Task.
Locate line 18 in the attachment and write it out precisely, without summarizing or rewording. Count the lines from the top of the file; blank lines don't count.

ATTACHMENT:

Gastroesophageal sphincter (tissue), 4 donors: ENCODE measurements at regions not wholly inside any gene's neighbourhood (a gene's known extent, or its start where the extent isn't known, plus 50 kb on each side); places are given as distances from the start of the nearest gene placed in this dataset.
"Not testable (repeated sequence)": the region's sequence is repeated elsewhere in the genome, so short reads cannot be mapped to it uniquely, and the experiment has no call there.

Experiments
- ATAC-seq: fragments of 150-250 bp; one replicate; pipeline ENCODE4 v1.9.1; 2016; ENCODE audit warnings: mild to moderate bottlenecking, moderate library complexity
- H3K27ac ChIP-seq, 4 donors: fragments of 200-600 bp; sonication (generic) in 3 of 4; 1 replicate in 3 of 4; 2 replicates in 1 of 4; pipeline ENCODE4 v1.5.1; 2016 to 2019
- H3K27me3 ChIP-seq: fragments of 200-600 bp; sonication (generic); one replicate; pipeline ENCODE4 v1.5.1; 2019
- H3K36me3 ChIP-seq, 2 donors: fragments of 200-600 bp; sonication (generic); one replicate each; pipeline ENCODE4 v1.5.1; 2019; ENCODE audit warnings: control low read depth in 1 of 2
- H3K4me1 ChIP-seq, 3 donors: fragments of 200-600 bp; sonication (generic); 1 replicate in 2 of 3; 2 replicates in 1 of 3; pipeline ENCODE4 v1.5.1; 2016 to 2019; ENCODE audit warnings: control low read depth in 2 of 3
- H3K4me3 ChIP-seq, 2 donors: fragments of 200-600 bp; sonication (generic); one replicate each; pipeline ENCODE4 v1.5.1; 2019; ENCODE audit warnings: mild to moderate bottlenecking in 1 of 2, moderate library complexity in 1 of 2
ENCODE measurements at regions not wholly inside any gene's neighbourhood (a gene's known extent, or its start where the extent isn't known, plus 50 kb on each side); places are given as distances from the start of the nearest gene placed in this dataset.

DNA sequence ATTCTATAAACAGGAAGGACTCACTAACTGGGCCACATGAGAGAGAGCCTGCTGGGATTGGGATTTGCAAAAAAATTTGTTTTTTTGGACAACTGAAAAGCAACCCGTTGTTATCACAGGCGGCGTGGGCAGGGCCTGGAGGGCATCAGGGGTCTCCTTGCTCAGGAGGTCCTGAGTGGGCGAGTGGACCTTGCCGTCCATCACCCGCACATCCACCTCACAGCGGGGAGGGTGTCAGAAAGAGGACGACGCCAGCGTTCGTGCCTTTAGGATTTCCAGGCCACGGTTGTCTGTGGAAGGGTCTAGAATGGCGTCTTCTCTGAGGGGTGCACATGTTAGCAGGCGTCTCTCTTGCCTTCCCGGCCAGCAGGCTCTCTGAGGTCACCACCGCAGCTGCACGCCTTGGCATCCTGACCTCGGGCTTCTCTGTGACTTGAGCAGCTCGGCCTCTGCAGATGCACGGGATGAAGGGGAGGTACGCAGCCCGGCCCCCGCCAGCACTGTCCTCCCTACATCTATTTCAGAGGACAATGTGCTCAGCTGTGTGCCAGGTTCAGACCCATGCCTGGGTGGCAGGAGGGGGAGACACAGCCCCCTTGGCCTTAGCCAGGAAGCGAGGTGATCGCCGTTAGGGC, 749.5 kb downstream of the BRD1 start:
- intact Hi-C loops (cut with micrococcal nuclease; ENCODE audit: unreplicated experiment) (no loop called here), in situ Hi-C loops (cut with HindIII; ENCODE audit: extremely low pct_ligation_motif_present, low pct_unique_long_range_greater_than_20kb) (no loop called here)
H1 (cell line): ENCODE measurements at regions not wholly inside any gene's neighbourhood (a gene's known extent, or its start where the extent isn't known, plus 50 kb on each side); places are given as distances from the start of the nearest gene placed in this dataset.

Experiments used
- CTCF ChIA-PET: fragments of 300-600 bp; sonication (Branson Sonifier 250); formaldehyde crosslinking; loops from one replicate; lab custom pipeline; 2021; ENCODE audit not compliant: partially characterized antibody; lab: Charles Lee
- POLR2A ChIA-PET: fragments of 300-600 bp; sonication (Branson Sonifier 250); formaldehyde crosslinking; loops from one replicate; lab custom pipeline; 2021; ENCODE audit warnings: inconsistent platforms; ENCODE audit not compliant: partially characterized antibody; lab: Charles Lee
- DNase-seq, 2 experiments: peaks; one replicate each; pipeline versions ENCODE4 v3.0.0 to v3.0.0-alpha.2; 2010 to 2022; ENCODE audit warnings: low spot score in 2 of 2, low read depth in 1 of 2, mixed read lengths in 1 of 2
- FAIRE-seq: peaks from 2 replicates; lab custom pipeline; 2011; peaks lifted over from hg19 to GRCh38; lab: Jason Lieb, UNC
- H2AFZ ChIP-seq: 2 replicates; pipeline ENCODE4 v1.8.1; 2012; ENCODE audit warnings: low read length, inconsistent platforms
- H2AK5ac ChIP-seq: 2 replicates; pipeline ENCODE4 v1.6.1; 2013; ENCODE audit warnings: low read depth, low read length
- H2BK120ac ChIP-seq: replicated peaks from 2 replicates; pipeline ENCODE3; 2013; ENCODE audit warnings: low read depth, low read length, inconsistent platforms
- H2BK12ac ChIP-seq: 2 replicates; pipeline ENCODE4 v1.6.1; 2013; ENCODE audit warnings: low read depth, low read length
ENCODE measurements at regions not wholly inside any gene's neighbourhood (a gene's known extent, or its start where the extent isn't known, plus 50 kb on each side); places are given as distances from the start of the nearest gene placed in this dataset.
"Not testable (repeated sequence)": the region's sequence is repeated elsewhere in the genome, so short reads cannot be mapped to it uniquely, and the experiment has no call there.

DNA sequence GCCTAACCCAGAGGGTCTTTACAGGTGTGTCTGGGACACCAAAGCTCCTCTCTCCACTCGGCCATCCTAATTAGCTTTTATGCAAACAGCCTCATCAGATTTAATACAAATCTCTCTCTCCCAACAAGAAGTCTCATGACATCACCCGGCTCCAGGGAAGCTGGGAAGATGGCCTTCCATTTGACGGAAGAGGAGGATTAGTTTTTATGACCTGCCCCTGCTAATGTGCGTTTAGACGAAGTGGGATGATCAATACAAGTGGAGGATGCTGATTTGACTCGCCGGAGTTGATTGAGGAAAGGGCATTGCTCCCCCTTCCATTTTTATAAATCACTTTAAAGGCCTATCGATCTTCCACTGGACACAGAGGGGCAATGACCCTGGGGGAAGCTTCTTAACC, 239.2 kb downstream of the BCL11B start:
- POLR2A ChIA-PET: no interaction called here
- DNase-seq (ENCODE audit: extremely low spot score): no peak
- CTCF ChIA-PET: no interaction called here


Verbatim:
- FAIRE-seq: peaks from 2 replicates; lab custom pipeline; 2011; peaks lifted over from hg19 to GRCh38; lab: Jason Lieb, UNC